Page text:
comScore Tufts University Develops Artificial 3D Rat Brain Tissue | The Mary Sue

NBD, Just Lab-Grown 3D Material That Functions Like a Rat’s Brain

But how long before they can grow Krang?

Brain Scaffold

Rat brains are notoriously hard to grow without them beingĀ part of an entire rat. Some new research from Tufts University in Boston might change that, as they’ve discovered a way to grow artificial brain tissue that functions similarly to the brain of a rat.

Specifically, the new tissue behaves the way rat brains do after a traumatic injury or exposure to drugs. It could also provide a better model for research on normal brain function, and that could lead to better treatments for brain dysfunction.

The breakthrough is in how the tissue is structured. Typically lab-grown brain cells are flat, and earlier attempts to make them three-dimensional in a gel have failed. The new tissue developed at Tufts uses a silk protein as scaffolding for the neurons to anchor themselves to and allows axons to grow into a collagen gel. If the silk protein is cut into a donut shape and the middle is filled with just the collagen gel, then only axons will grow, forming differentiated areas of white and grey matter.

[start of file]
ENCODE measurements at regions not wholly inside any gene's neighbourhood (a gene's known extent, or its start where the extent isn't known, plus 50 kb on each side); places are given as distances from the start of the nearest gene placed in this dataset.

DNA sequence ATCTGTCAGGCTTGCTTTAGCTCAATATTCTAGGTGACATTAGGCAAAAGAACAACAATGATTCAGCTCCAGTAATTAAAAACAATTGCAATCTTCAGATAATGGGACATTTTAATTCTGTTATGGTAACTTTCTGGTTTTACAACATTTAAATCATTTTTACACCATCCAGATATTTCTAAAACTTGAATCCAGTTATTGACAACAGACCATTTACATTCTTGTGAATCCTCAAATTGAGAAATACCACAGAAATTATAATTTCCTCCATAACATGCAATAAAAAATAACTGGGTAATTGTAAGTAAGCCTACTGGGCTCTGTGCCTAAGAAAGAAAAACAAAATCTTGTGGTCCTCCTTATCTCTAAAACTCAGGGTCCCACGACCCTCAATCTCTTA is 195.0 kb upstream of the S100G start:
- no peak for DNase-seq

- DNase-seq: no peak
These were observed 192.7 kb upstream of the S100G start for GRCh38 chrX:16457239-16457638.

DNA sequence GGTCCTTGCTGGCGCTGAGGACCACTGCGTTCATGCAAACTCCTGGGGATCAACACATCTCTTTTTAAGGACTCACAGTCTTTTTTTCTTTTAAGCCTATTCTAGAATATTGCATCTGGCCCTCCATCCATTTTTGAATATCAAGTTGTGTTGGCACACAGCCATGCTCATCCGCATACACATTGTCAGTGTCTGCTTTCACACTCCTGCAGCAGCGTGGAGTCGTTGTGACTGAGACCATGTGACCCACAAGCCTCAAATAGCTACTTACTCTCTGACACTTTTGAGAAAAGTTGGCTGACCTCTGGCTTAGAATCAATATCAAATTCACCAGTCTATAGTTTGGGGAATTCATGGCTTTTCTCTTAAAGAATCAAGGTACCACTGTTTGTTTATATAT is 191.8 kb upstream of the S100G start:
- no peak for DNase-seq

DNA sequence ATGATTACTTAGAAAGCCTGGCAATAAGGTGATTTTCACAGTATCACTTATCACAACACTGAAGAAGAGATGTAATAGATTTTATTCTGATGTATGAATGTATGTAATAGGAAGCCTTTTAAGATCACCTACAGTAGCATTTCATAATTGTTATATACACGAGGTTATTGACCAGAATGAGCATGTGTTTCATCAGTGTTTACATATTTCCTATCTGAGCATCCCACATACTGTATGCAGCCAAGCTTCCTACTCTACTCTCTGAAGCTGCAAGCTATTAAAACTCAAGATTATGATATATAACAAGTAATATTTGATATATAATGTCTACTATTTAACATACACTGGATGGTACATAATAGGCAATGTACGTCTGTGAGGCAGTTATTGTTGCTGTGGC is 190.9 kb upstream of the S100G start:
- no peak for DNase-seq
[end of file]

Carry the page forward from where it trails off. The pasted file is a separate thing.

Try not to think about rat-brain donuts.

Try not to think about rat-brain donuts.

The grey-white matter distinction is another breakthrough in this material, as the earlier two-dimensional tissue could not effectively separate the two.

The team behind this innovation was led by Tufts University’s David Kaplan, Ph.D., the director of the Tissue Engineering Resource Center. Kaplan and his team will do further research to learn how they can make this tissue behave even more like a real brain. The more brain-like they can make the material, the more accurately brain dysfunction can be studied, which should lead to better treatments.

It’s really an exciting breakthrough that holds a lot of potential for brain research. Now, if you’ll excuse me, I have to go re-readĀ Mrs. Frisby and the Rats of NIMH for no particular reason.

(via Proceedings of the National Academy of Sciences, images via Tufts University)

Previously in braaaaiiiiiiins

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Glen is a comedian, writer, husband, and father. He won his third-grade science fair and is a former preschool science teacher, which is a real job.